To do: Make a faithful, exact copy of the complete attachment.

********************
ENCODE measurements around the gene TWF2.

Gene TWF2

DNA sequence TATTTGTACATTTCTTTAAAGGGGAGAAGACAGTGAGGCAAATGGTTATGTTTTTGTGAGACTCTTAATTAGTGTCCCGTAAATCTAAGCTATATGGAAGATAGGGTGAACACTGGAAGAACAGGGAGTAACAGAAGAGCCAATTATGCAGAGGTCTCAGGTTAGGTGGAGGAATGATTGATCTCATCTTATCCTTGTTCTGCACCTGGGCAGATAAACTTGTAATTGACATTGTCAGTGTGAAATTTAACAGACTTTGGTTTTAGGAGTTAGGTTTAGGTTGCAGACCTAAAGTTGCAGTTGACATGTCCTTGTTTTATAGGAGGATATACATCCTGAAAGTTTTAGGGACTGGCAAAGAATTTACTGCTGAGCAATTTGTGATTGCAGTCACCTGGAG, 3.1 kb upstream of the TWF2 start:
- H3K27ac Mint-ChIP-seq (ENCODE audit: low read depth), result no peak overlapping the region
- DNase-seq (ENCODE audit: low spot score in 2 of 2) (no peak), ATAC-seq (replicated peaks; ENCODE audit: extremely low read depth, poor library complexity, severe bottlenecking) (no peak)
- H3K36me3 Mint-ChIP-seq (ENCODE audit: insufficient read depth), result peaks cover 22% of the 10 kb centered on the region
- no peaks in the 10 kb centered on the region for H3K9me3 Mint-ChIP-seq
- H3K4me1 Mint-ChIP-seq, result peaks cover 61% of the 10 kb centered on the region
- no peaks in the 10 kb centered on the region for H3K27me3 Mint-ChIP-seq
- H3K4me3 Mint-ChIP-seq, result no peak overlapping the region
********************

ENCODE measurements around the gene TWF2.

Gene TWF2

DNA sequence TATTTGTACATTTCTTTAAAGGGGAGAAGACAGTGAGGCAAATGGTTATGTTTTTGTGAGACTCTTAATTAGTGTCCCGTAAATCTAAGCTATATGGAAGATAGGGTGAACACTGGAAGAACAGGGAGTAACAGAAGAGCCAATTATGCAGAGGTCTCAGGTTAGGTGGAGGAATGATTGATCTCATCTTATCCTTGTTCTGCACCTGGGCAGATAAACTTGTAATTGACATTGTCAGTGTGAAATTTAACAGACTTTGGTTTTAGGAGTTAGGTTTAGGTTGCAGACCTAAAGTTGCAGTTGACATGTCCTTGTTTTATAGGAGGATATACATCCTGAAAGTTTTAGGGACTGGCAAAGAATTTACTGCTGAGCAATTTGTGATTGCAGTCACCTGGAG, 3.1 kb upstream of the TWF2 start:
- H3K27ac Mint-ChIP-seq (ENCODE audit: low read depth), result no peak overlapping the region
- DNase-seq (ENCODE audit: low spot score in 2 of 2) (no peak), ATAC-seq (replicated peaks; ENCODE audit: extremely low read depth, poor library complexity, severe bottlenecking) (no peak)
- H3K36me3 Mint-ChIP-seq (ENCODE audit: insufficient read depth), result peaks cover 22% of the 10 kb centered on the region
- no peaks in the 10 kb centered on the region for H3K9me3 Mint-ChIP-seq
- H3K4me1 Mint-ChIP-seq, result peaks cover 61% of the 10 kb centered on the region
- no peaks in the 10 kb centered on the region for H3K27me3 Mint-ChIP-seq
- H3K4me3 Mint-ChIP-seq, result no peak overlapping the region